Online: 10 August 2016 (10:14:00 CEST)
Climate change is a major development challenge to Ethiopia. Unless adaptation measures are widely implemented, climate change can set back development efforts and achievements by years. Recognizing this, the Government of Ethiopia (GoE) and civil society organizations have since recently been making considerable efforts to tackle the climate change problem. This paper documents the experience of CARE International in Ethiopia in facilitating bottom-up approaches to promote community-led disaster risk management and climate change adaptation planning through a participator scenario planning (PSP) methodology. PSP is a coordinated approach which leverages a variety of stakeholders' skills and mandates to explore potential climate change risks and their impacts, and then develop locally relevant and shared adaptation action plans that support livelihoods, social capital and ecosystem resilience. The approach has facilitated timely access to and communication of seasonal climate advisories which in turn is empowering communities to take advantage of opportunities that climate presents, which is a key part of adapting to climate change. The institutionalization of the approach by district and regional disaster prevention and food security coordination offices in the southern pastoral regions of Ethiopia encouraged integration of PSP into community livelihood adaptation and local government development planning, hence continuity of the process. Sustainability is expected to be fully achieved when local government planning processes recognize the importance of and provides resources for the participation of meteorological services and community forecasting experts to help refine plans on a seasonal basis, and for systems for dissemination of advisories. Key words: Climate Change, Disaster Risk Reduction, Adaptation, Pastoralism, Ethiopia,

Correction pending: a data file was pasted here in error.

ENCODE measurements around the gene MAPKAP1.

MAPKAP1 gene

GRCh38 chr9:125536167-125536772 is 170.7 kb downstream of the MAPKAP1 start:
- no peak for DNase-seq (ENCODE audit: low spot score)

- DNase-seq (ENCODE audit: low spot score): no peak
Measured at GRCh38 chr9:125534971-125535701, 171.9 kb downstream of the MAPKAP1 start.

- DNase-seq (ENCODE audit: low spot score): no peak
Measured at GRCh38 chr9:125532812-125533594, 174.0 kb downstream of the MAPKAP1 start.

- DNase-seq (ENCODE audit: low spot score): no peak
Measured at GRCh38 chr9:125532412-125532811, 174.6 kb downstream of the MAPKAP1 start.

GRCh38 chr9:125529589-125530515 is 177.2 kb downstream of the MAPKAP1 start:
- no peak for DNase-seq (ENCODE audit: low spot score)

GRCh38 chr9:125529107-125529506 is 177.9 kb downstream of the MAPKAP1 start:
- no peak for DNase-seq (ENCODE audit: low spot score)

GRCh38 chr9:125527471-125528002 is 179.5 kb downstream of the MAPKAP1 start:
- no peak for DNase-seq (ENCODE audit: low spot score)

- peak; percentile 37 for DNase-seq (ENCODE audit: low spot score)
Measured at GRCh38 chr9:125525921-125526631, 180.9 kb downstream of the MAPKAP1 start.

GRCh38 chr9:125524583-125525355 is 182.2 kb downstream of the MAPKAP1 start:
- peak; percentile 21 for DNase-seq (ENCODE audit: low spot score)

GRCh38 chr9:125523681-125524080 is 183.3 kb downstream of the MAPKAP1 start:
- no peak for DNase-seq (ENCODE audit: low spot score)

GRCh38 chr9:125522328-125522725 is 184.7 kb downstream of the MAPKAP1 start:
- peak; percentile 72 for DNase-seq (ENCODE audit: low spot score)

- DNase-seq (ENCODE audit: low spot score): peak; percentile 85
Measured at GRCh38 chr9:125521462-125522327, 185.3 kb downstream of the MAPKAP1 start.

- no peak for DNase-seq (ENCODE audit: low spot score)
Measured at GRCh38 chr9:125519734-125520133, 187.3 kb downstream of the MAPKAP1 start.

ARTICLE | doi:10.20944/preprints202205.0219.v1
Subject: Arts & Humanities, Archaeology Keywords: archaeological landscapes; Iron Age; Medieval period; agriculture; pastoralism; vertical zonation, Issyk-Kul Lake; archaeobotany; GIS mapping
Online: 17 May 2022 (03:29:22 CEST)
The main goal of this paper is to present results of preliminary archaeological research on the south side of Lake Issyk-Kul in Kyrgyzstan. We test the hypothesis that agropastoral land use changed over four millennia from the Bronze Age through the ethnographic Kirghiz period due to economic, socio-political, and religious changes in the prehistoric and historic societies of this region. Our research objectives are to: (1) describe and analyze survey results from Lower Kizil Suu Valley; (2) discuss the results of radiometric and archaeobotanical samples taken from three stratigraphic profiles from three settlements from the Juuku Valley, including these chronological periods: the Wusun period (200 to 400 CE), the Qarakhanid period (1100 to 1200 CE), and the ethnographic Kirghiz period (1700 to 1900 CE); and (3) conduct preliminary GIS spatial analyses on the Iron Age mortuary remains (Saka and Wusun period). This research emerges out of the first archaeological surveys conducted in 2019 - 2021 and includes the Lower Kizil Suu alluvial fan; it is an initial step toward developing a model for agropastoral land use for upland valleys of the Inner Tian Shan Mountains.